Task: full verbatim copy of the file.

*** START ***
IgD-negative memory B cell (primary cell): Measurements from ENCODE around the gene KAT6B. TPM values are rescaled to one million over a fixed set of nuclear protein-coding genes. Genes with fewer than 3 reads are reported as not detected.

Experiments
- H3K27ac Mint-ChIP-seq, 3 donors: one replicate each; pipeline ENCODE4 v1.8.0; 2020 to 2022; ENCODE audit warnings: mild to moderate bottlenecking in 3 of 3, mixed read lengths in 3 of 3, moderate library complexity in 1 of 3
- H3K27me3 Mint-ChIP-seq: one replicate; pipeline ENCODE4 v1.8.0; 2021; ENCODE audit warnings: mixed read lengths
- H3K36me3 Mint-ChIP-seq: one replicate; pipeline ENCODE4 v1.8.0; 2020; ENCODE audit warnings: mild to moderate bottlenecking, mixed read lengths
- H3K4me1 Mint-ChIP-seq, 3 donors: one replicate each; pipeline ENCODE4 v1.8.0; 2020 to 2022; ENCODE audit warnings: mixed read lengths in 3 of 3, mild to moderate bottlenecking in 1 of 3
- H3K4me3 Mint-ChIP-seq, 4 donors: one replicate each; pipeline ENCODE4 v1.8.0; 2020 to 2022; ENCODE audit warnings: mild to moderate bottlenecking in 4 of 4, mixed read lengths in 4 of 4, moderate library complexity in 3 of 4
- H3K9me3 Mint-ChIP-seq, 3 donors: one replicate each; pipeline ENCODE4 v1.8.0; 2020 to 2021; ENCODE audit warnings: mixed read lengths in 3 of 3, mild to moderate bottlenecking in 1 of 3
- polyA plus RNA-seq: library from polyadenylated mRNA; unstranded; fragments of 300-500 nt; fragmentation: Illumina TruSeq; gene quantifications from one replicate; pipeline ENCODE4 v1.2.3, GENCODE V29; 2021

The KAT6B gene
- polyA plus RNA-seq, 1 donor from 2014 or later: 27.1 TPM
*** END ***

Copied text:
IgD-negative memory B cell (primary cell): Measurements from ENCODE around the gene KAT6B. TPM values are rescaled to one million over a fixed set of nuclear protein-coding genes. Genes with fewer than 3 reads are reported as not detected.

Experiments
- H3K27ac Mint-ChIP-seq, 3 donors: one replicate each; pipeline ENCODE4 v1.8.0; 2020 to 2022; ENCODE audit warnings: mild to moderate bottlenecking in 3 of 3, mixed read lengths in 3 of 3, moderate library complexity in 1 of 3
- H3K27me3 Mint-ChIP-seq: one replicate; pipeline ENCODE4 v1.8.0; 2021; ENCODE audit warnings: mixed read lengths
- H3K36me3 Mint-ChIP-seq: one replicate; pipeline ENCODE4 v1.8.0; 2020; ENCODE audit warnings: mild to moderate bottlenecking, mixed read lengths
- H3K4me1 Mint-ChIP-seq, 3 donors: one replicate each; pipeline ENCODE4 v1.8.0; 2020 to 2022; ENCODE audit warnings: mixed read lengths in 3 of 3, mild to moderate bottlenecking in 1 of 3
- H3K4me3 Mint-ChIP-seq, 4 donors: one replicate each; pipeline ENCODE4 v1.8.0; 2020 to 2022; ENCODE audit warnings: mild to moderate bottlenecking in 4 of 4, mixed read lengths in 4 of 4, moderate library complexity in 3 of 4
- H3K9me3 Mint-ChIP-seq, 3 donors: one replicate each; pipeline ENCODE4 v1.8.0; 2020 to 2021; ENCODE audit warnings: mixed read lengths in 3 of 3, mild to moderate bottlenecking in 1 of 3
- polyA plus RNA-seq: library from polyadenylated mRNA; unstranded; fragments of 300-500 nt; fragmentation: Illumina TruSeq; gene quantifications from one replicate; pipeline ENCODE4 v1.2.3, GENCODE V29; 2021

The KAT6B gene
- polyA plus RNA-seq, 1 donor from 2014 or later: 27.1 TPM